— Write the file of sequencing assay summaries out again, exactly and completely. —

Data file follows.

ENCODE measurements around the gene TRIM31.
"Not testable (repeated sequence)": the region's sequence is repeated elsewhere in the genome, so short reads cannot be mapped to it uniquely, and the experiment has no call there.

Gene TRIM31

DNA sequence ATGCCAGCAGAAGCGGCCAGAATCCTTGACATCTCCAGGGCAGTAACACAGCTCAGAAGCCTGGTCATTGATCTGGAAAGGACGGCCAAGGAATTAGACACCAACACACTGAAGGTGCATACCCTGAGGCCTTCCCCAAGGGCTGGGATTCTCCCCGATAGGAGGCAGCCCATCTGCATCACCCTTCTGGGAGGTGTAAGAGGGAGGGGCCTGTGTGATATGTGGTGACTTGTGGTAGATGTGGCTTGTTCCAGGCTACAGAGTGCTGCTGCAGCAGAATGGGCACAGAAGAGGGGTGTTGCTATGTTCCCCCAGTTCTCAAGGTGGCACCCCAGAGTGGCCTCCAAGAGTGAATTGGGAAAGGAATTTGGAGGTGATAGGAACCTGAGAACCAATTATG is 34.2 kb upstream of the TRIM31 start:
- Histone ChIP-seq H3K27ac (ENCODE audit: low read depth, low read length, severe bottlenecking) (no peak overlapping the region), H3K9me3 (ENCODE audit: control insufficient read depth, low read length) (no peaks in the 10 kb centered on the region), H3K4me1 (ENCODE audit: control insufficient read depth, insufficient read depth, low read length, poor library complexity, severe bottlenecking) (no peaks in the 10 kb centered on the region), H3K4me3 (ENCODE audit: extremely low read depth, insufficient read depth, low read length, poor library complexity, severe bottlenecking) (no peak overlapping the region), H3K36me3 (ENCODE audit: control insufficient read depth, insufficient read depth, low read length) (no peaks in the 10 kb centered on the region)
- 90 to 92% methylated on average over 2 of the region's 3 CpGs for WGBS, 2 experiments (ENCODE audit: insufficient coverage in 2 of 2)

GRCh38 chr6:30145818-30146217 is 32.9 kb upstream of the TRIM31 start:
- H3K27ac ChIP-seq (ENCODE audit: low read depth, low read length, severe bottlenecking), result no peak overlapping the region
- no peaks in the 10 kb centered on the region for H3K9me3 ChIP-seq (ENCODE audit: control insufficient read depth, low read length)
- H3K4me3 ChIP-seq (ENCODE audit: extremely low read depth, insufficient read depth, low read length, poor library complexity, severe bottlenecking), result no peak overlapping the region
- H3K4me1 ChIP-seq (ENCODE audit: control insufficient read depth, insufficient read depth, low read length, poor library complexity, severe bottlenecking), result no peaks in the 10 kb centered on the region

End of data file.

ENCODE measurements around the gene TRIM31.
"Not testable (repeated sequence)": the region's sequence is repeated elsewhere in the genome, so short reads cannot be mapped to it uniquely, and the experiment has no call there.

Gene TRIM31

DNA sequence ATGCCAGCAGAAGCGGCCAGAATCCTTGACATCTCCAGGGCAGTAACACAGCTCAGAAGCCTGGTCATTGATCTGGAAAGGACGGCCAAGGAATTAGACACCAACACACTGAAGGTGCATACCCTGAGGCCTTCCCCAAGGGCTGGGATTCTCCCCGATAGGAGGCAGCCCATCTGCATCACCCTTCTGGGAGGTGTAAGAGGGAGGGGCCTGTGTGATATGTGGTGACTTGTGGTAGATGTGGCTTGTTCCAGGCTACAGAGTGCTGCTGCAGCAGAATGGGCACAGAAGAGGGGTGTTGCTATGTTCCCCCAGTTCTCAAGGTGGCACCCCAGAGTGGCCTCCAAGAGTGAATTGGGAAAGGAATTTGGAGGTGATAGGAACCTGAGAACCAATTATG is 34.2 kb upstream of the TRIM31 start:
- Histone ChIP-seq H3K27ac (ENCODE audit: low read depth, low read length, severe bottlenecking) (no peak overlapping the region), H3K9me3 (ENCODE audit: control insufficient read depth, low read length) (no peaks in the 10 kb centered on the region), H3K4me1 (ENCODE audit: control insufficient read depth, insufficient read depth, low read length, poor library complexity, severe bottlenecking) (no peaks in the 10 kb centered on the region), H3K4me3 (ENCODE audit: extremely low read depth, insufficient read depth, low read length, poor library complexity, severe bottlenecking) (no peak overlapping the region), H3K36me3 (ENCODE audit: control insufficient read depth, insufficient read depth, low read length) (no peaks in the 10 kb centered on the region)
- 90 to 92% methylated on average over 2 of the region's 3 CpGs for WGBS, 2 experiments (ENCODE audit: insufficient coverage in 2 of 2)

GRCh38 chr6:30145818-30146217 is 32.9 kb upstream of the TRIM31 start:
- H3K27ac ChIP-seq (ENCODE audit: low read depth, low read length, severe bottlenecking), result no peak overlapping the region
- no peaks in the 10 kb centered on the region for H3K9me3 ChIP-seq (ENCODE audit: control insufficient read depth, low read length)
- H3K4me3 ChIP-seq (ENCODE audit: extremely low read depth, insufficient read depth, low read length, poor library complexity, severe bottlenecking), result no peak overlapping the region
- H3K4me1 ChIP-seq (ENCODE audit: control insufficient read depth, insufficient read depth, low read length, poor library complexity, severe bottlenecking), result no peaks in the 10 kb centered on the region